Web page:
Artists: marksearch (Sue Mark & Bruce Douglas), Hiroyuki Abe, and Natsuka Endo
A poetic act of radical caring to mark the 10th anniversary of the 311 Fukushima Disaster.
A team of Japanese and American artists developed a virtual process to engage with young adults in the Tohoku region when it was not safe to travel. Using a trusted relational network, they recorded stories about safety, strength, and hopes for the future. From these recorded voices, the artists have created sonic haiku that is amplified through a trio of interactive, mobile sound monuments in the shape of tsunami stones. The monuments were displayed in various places in Tokyo.
On July 31 and August 7, a performance will be held in front of the museum with the works. (Cancelled in case of rain)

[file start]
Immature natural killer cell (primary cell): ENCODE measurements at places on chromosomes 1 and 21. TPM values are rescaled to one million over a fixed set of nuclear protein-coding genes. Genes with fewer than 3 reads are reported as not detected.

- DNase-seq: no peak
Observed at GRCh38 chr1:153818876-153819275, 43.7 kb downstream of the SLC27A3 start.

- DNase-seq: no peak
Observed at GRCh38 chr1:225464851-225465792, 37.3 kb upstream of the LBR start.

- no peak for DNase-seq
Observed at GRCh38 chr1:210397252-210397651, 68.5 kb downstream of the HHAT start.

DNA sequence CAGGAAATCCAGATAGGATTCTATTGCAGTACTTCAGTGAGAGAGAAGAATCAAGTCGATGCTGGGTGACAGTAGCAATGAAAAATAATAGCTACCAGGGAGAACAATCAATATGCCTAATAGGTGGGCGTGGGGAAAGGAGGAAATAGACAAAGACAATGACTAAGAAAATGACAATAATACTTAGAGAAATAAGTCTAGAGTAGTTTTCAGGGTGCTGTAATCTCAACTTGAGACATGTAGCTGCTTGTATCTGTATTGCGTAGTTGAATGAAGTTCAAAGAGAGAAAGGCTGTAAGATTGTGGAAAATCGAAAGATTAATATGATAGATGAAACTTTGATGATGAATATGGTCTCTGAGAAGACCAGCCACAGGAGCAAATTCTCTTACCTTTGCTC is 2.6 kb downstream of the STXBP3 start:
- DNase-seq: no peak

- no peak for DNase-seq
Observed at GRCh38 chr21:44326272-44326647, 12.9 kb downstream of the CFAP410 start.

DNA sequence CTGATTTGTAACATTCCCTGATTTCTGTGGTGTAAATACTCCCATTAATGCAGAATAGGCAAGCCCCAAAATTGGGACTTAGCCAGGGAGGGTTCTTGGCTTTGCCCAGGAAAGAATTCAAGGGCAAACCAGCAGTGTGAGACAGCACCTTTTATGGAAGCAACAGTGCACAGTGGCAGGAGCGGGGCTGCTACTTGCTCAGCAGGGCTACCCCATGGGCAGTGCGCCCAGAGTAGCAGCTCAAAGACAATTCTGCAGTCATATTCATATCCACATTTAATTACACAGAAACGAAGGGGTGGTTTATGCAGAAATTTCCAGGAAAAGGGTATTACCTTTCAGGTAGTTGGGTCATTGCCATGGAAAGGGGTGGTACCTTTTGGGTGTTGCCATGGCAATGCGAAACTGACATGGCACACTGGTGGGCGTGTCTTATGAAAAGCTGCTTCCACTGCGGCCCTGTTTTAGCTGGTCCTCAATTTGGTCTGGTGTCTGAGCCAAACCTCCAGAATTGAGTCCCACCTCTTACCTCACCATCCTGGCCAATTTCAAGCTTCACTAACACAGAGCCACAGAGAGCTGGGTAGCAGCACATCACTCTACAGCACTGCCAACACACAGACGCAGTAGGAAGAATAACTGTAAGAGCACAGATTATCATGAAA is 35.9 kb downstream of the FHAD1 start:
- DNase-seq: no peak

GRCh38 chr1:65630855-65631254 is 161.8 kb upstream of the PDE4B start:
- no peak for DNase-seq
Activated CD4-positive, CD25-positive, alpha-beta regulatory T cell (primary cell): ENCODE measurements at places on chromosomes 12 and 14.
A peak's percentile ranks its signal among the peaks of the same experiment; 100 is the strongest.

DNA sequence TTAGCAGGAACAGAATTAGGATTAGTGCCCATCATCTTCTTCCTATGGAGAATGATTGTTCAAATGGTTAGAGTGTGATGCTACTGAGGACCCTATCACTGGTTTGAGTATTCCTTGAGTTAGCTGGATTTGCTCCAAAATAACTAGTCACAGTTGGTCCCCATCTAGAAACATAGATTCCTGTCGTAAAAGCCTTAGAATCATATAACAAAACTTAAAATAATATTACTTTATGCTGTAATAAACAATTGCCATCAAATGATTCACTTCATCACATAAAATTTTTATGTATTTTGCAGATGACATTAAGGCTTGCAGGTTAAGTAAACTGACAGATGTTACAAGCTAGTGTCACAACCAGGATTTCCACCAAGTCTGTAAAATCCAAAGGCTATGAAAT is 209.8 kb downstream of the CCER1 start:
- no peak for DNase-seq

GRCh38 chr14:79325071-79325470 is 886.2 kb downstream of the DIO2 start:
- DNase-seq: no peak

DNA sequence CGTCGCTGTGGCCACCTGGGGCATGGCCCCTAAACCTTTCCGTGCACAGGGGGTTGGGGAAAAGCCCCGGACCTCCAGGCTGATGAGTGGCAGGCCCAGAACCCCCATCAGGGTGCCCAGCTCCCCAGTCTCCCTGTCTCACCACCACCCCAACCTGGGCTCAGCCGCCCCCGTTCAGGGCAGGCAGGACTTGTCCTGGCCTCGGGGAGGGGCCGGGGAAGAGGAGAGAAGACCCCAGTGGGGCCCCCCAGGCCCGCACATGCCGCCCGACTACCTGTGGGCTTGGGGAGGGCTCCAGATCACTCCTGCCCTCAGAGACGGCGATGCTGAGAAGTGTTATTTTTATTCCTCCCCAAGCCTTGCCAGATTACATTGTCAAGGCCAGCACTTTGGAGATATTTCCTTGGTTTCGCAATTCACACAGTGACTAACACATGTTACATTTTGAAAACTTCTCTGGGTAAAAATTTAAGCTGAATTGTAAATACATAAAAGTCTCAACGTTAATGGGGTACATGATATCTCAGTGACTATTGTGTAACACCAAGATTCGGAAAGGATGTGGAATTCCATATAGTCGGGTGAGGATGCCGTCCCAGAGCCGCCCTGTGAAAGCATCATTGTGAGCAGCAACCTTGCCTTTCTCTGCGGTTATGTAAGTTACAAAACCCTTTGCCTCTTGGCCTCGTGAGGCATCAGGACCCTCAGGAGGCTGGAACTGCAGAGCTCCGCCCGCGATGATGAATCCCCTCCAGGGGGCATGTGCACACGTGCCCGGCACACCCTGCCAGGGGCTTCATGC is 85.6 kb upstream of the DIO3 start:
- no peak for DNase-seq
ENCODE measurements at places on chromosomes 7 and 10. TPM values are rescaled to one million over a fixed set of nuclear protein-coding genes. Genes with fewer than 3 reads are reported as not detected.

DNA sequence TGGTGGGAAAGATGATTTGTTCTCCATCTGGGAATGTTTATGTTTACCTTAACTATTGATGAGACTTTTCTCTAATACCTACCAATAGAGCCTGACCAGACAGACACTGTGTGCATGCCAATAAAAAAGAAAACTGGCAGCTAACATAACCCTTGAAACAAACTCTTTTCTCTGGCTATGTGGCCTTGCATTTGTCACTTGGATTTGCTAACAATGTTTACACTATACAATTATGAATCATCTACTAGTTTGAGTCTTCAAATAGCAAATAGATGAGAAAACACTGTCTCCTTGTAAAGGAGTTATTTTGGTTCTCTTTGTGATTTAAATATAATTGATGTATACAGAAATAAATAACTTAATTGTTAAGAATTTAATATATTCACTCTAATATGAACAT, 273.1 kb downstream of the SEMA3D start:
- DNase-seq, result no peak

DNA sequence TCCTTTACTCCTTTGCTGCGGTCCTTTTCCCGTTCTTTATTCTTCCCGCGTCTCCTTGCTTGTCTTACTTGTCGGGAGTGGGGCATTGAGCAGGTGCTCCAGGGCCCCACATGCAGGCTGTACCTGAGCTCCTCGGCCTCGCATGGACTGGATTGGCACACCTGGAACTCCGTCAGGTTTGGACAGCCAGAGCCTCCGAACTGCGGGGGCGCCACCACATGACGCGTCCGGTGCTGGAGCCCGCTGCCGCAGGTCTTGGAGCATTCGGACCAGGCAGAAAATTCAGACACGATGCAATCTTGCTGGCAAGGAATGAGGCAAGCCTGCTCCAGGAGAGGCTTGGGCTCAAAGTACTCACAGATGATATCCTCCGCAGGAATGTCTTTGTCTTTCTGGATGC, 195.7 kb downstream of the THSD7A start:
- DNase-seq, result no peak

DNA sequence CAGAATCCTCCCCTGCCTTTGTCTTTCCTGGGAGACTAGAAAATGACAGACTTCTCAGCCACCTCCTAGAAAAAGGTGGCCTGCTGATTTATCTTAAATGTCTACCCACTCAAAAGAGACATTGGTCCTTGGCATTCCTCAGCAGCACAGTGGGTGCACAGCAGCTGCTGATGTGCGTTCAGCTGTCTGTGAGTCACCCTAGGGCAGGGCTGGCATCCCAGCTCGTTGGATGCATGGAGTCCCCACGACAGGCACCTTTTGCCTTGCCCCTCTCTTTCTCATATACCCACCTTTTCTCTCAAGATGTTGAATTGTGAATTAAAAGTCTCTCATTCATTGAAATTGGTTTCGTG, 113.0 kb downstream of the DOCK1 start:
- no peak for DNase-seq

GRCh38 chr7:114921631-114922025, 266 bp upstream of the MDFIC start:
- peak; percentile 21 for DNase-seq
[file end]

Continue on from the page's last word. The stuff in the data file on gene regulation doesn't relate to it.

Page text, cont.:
Organizers: Japan-U.S. Friendship Commission and the National Endowment for the Arts
Co-Organizer: International House of Japan
Supported by Arts Council Tokyo, Tokyo Metropolitan Foundation for History and Culture / Asahi Shimbun Foundation / United States-Japan Foundation
In collaboration with Japan’s Agency for Cultural Affairs, Setagaya City and Setagaya Art Museum
【International House of Japan】
The International House of Japan is a private, non-profit organization established in 1952 for the purpose of promoting international mutual understanding through cultural exchange and intellectual cooperation. Since 1978, the House co-organizes the U.S.-Japan Creative Artists Fellowship Program in collaboration with two independent federal agencies: Japan-U.S. Friendship Commission, which aims to bring visibility to the importance of the U.S.-Japan relationship and strengthen mutual understanding between Japan and the United States, and the National Endowment for the Arts, whose funding and support gives Americans the opportunity to participate in the arts and develop their creative capacities.
Arts Program Coordination Manager
International House of Japan
Roppongi 5-11-16, Minato-ku, Tokyo 106-0032
Tel： +81-(0)3-3470-9115 (9am-5pm Weekdays)